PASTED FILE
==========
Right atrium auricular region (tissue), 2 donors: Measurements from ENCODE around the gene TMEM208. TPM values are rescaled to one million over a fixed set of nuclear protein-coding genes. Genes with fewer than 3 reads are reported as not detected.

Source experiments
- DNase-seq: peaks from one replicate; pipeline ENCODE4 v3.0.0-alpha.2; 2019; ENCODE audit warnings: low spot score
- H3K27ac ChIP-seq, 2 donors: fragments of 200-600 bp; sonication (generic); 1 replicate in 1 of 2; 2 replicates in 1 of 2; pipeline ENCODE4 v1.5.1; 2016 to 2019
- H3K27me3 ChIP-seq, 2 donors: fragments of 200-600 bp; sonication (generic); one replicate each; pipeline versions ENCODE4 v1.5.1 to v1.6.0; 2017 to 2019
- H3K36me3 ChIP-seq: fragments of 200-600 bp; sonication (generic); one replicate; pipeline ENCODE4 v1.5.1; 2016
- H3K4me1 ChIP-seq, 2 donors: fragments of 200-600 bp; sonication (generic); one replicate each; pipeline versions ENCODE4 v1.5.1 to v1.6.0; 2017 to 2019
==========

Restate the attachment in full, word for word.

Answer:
Right atrium auricular region (tissue), 2 donors: Measurements from ENCODE around the gene TMEM208. TPM values are rescaled to one million over a fixed set of nuclear protein-coding genes. Genes with fewer than 3 reads are reported as not detected.

Source experiments
- DNase-seq: peaks from one replicate; pipeline ENCODE4 v3.0.0-alpha.2; 2019; ENCODE audit warnings: low spot score
- H3K27ac ChIP-seq, 2 donors: fragments of 200-600 bp; sonication (generic); 1 replicate in 1 of 2; 2 replicates in 1 of 2; pipeline ENCODE4 v1.5.1; 2016 to 2019
- H3K27me3 ChIP-seq, 2 donors: fragments of 200-600 bp; sonication (generic); one replicate each; pipeline versions ENCODE4 v1.5.1 to v1.6.0; 2017 to 2019
- H3K36me3 ChIP-seq: fragments of 200-600 bp; sonication (generic); one replicate; pipeline ENCODE4 v1.5.1; 2016
- H3K4me1 ChIP-seq, 2 donors: fragments of 200-600 bp; sonication (generic); one replicate each; pipeline versions ENCODE4 v1.5.1 to v1.6.0; 2017 to 2019